Hopkinton is trying out one-to-one computing this year by providing laptops to four classrooms of freshmen. And Natick is eyeing the latest Apple product, the iPad, among other devices, in search of a route to a better marriage of education and technology.

If Natick voters next month approve a tax increase to pay for a new high school, Superintendent Peter Sanchioni said, he hopes the building would feature a one-to-one computing environment.

The district already started along that path a few years ago by providing teachers in every grade with laptops, said Sanchioni. And it has ordered three of Apple’s new electronic tablet for administrators to sample.

Colleges expect students to be agile with technology, he said, and studies suggest that technology advances a student’s learning ability.

“We would be negligent if we didn’t pursue it,’’ said Sanchioni. “We need to do our job here.’’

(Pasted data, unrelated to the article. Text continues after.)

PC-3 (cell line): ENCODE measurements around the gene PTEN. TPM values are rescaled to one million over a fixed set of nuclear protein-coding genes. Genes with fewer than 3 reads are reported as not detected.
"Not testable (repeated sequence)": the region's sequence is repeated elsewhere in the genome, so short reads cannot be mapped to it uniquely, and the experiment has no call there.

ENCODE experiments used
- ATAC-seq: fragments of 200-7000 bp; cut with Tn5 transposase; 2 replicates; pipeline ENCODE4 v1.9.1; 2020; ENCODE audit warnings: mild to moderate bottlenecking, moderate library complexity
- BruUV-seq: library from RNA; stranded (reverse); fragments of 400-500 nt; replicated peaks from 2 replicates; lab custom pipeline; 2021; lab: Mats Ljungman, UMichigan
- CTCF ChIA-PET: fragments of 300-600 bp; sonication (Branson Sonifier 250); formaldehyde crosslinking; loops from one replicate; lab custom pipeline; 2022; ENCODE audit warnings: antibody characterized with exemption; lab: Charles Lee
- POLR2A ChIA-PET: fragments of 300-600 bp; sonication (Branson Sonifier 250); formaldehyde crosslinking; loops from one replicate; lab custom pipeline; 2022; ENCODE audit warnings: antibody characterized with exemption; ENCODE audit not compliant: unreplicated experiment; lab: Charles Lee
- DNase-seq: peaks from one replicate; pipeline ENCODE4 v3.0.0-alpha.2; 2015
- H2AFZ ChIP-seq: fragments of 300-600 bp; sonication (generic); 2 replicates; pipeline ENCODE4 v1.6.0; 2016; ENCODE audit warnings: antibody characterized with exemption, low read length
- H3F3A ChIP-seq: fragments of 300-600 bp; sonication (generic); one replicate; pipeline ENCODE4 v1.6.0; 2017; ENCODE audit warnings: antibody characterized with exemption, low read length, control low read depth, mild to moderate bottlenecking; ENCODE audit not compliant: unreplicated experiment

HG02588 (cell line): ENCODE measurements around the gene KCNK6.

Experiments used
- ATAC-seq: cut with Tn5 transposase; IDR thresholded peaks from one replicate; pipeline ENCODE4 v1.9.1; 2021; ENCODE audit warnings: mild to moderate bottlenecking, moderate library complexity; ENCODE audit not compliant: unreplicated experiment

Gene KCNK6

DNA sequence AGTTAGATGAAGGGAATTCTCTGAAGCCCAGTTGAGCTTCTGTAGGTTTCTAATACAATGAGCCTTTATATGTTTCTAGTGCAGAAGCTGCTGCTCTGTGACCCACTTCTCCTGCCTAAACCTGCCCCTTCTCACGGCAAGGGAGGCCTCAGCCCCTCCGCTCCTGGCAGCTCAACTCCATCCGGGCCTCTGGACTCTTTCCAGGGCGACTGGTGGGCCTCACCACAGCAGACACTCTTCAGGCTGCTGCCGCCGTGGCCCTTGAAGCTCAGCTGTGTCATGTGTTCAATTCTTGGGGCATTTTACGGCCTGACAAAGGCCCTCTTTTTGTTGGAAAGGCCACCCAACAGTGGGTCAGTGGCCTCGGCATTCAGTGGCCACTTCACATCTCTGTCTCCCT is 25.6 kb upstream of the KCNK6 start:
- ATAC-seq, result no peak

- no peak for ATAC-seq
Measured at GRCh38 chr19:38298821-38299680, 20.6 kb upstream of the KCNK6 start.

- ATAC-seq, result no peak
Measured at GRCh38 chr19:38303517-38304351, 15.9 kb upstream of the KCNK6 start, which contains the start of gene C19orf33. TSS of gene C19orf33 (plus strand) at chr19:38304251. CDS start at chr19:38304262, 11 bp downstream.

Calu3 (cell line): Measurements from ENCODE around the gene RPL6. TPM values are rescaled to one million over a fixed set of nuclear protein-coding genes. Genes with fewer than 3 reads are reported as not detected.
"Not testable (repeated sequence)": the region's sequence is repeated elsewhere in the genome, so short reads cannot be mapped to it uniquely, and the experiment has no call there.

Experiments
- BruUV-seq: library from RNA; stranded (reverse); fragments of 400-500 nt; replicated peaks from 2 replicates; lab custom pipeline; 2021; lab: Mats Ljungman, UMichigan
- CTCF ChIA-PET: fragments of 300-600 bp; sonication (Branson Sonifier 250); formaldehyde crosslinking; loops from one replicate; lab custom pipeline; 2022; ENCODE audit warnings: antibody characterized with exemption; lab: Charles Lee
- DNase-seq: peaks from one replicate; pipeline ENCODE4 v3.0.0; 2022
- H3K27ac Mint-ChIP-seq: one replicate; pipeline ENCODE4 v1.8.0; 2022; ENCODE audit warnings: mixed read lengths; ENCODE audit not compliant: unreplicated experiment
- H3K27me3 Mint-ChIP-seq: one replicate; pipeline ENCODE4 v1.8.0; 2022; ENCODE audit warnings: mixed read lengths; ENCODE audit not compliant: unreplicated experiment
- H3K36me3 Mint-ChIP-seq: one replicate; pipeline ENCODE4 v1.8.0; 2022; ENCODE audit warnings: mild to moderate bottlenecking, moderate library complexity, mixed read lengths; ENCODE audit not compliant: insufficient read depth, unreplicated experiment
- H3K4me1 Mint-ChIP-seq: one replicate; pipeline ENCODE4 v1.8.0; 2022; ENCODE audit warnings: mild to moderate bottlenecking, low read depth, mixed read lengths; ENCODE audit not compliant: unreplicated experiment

But Jeffrey Silverstein, a member of the town’s Expense Control Task Force, said he is skeptical about the benefits of providing a laptop to each student.

“To me it’s sort of ridiculous to go out and buy computers for kids that already have them,’’ he said. “How much value are these computers actually going to contribute? The rate of computer literacy for our kids is pretty high already, so I’m not sure what the benefit would be of every kid having a laptop.’’

However, Silverstein said, he would be in favor of providing computers for home use by students who can’t afford one.

Some area school districts have already made strides, according to June 2009 state data. Those with a ratio of two students per computer or lower include Carlisle, Concord, Concord-Carlisle, and Lincoln-Sudbury, along with Minuteman, Assabet Valley, Blackstone Valley, and South Middlesex regional vocational school districts.